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The question is in the title. So, is it OK to say:

I don't mind walking home as long as you accompany me to go home.

Or is there an alternative expression else? I'm not really familiar with "accompany" by the way. I usually use "would you go with me" to avoid using "accompany" (if that's appropriate in this situation).

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"Accompany" is a fine word to use there, but it takes both a direct and an indirect object—you do not need the infinitive "to go:"

I don't mind walking home as long as you accompany me home.

You could insert (or substitute) a prepositional phrase:

I don't mind walking home as long as you accompany me along the way [home].

Alternatives to "accompany me home" might be

  • come along with me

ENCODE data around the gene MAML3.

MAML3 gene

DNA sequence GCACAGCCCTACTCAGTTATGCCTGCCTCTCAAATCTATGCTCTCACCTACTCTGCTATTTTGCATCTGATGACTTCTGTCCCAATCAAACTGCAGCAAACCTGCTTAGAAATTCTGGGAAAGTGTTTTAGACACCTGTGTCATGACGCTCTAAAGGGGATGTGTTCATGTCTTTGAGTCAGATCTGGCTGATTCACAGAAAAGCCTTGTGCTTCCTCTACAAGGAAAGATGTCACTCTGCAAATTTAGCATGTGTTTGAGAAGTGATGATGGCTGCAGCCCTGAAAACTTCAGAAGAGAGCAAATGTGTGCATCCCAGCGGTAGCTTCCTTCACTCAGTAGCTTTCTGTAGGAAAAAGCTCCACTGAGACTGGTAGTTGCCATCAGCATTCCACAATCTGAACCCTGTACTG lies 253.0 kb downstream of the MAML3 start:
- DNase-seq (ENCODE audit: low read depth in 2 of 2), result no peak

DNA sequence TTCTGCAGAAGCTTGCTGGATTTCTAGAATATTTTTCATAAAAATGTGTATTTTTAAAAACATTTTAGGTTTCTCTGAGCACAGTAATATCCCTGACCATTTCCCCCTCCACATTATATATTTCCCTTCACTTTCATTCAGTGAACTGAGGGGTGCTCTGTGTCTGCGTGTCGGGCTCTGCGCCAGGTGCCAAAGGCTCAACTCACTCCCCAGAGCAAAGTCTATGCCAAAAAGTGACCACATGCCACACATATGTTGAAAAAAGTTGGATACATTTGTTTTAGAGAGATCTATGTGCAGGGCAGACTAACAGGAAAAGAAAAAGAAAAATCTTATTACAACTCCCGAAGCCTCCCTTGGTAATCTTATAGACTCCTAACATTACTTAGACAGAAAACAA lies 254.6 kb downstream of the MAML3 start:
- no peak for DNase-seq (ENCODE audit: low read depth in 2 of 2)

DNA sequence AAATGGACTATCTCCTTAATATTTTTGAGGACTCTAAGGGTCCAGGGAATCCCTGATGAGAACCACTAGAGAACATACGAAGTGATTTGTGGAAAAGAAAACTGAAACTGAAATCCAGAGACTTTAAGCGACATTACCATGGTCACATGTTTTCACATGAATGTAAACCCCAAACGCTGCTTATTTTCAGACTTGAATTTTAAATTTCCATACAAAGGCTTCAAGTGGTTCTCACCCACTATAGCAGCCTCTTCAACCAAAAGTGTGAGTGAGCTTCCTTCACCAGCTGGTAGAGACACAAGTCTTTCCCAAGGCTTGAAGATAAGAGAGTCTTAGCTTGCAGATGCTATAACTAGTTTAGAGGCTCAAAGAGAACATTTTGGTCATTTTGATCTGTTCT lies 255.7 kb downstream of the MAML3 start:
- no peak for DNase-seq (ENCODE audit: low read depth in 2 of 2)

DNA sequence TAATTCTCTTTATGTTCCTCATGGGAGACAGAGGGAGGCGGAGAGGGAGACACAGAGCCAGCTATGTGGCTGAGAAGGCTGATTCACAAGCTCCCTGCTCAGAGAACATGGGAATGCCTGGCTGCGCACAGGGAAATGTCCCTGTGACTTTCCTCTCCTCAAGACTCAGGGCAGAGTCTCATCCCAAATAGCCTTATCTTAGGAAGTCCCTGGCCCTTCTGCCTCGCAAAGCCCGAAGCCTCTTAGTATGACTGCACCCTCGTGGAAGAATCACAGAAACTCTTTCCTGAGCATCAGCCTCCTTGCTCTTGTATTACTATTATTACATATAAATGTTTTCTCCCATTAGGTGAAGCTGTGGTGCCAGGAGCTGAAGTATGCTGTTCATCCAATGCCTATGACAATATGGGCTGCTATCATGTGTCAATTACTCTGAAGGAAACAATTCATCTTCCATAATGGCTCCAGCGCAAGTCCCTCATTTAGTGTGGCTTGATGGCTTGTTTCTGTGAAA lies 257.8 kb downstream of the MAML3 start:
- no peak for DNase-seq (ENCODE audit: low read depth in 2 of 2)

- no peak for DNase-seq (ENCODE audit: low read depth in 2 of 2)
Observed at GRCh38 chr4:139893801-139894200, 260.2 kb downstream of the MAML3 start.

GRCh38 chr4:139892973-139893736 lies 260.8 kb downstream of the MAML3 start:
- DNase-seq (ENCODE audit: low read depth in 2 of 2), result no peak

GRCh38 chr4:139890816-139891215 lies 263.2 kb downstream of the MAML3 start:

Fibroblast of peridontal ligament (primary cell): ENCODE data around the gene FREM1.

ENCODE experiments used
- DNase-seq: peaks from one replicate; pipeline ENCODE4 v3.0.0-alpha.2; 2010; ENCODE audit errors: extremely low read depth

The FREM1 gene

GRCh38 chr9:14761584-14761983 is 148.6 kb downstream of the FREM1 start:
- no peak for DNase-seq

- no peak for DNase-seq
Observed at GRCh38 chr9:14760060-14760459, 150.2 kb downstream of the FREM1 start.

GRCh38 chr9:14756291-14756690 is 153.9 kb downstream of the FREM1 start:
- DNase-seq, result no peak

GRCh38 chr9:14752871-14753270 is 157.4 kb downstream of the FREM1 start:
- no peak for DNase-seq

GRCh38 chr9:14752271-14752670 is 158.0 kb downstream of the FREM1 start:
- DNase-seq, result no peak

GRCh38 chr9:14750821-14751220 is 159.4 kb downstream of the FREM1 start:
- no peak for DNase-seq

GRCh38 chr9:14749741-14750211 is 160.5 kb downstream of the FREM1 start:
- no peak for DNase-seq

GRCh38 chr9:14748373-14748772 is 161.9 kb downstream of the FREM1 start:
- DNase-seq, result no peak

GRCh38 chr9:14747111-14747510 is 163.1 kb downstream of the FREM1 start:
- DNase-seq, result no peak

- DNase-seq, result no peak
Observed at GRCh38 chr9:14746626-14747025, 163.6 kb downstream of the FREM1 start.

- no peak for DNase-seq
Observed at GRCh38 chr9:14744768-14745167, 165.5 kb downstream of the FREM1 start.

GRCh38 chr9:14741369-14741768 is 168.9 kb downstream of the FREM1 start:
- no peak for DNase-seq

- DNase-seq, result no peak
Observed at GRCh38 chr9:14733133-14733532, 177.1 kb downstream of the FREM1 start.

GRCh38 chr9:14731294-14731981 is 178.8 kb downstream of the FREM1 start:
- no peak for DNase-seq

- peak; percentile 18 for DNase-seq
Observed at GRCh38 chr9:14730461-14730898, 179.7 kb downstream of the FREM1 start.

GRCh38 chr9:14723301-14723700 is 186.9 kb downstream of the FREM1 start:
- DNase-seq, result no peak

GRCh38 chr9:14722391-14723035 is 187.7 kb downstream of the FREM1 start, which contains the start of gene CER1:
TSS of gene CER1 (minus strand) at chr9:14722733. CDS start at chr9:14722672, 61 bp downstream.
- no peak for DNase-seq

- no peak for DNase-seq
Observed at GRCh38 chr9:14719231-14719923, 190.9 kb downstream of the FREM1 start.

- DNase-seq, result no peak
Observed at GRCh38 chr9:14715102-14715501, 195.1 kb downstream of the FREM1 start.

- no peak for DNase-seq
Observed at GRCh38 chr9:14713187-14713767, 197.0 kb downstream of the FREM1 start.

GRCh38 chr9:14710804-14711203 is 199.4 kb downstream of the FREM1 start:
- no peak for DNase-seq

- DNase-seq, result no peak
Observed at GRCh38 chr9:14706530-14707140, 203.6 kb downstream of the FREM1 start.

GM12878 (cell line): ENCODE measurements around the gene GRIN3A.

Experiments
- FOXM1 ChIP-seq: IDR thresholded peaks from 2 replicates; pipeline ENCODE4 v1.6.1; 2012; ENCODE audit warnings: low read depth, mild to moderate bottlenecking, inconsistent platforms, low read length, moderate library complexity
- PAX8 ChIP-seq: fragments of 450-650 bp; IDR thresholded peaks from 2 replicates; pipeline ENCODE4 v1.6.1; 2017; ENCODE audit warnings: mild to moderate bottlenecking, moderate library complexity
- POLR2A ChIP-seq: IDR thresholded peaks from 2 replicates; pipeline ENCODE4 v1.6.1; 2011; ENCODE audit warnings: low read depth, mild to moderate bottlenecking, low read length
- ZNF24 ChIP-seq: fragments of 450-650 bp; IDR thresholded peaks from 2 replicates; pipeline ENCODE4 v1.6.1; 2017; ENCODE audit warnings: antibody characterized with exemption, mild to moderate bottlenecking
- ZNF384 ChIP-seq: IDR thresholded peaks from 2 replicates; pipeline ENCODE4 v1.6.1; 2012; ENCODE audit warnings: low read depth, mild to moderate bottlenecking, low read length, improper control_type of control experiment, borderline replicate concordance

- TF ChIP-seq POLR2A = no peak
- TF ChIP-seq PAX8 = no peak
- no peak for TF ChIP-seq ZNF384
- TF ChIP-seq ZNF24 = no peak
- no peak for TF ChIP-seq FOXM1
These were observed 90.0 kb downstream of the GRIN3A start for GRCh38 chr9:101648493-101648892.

• come with me
  • come home with me
  • go with me
  • go along with me
  • join me
  • walk me home
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  • First, I'd like to say thanks for the answer. About the infinitive-to, can I use that in form of accompany+somebody+to+place. E.g. accompany me to the police station. Here's the related link about that use: google.com/…
    – user516076
    Jun 13, 2021 at 23:50
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    @user, the "to" used in that form is not part of an infinitive; it is a preposition connecting the verb and the object. It is necessary when the object takes an article: "accompany to the police station" and "accompany to the house" but "accompany home" without "to the."
    – randomhead
    Jun 14, 2021 at 0:01

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